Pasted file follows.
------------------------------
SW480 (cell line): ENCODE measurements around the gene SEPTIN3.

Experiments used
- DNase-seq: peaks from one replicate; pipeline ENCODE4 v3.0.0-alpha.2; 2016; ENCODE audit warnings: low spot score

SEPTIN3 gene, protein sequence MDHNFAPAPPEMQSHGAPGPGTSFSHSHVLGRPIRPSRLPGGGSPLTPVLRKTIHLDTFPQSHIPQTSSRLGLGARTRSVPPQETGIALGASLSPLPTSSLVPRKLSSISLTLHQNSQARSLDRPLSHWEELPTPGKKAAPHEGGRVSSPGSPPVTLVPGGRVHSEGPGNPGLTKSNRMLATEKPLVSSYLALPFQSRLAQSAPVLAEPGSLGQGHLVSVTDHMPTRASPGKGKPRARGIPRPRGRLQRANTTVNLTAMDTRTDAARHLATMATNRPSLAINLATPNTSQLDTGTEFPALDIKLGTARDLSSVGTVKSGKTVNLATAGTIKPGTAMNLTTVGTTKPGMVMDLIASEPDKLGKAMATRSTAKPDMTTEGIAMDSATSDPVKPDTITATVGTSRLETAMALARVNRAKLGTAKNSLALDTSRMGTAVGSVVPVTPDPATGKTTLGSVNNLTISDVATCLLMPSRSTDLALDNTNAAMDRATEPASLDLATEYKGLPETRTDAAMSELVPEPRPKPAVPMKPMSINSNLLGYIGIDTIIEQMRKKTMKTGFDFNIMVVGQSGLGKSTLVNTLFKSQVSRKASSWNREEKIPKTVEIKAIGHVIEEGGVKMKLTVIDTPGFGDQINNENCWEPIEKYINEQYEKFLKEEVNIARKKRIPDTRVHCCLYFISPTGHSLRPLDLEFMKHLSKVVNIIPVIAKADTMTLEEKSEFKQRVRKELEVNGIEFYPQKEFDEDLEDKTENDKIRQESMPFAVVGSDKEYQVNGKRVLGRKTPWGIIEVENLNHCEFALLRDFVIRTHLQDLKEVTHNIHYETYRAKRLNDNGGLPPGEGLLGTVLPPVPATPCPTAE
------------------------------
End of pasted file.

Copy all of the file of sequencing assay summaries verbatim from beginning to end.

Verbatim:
SW480 (cell line): ENCODE measurements around the gene SEPTIN3.

Experiments used
- DNase-seq: peaks from one replicate; pipeline ENCODE4 v3.0.0-alpha.2; 2016; ENCODE audit warnings: low spot score

SEPTIN3 gene, protein sequence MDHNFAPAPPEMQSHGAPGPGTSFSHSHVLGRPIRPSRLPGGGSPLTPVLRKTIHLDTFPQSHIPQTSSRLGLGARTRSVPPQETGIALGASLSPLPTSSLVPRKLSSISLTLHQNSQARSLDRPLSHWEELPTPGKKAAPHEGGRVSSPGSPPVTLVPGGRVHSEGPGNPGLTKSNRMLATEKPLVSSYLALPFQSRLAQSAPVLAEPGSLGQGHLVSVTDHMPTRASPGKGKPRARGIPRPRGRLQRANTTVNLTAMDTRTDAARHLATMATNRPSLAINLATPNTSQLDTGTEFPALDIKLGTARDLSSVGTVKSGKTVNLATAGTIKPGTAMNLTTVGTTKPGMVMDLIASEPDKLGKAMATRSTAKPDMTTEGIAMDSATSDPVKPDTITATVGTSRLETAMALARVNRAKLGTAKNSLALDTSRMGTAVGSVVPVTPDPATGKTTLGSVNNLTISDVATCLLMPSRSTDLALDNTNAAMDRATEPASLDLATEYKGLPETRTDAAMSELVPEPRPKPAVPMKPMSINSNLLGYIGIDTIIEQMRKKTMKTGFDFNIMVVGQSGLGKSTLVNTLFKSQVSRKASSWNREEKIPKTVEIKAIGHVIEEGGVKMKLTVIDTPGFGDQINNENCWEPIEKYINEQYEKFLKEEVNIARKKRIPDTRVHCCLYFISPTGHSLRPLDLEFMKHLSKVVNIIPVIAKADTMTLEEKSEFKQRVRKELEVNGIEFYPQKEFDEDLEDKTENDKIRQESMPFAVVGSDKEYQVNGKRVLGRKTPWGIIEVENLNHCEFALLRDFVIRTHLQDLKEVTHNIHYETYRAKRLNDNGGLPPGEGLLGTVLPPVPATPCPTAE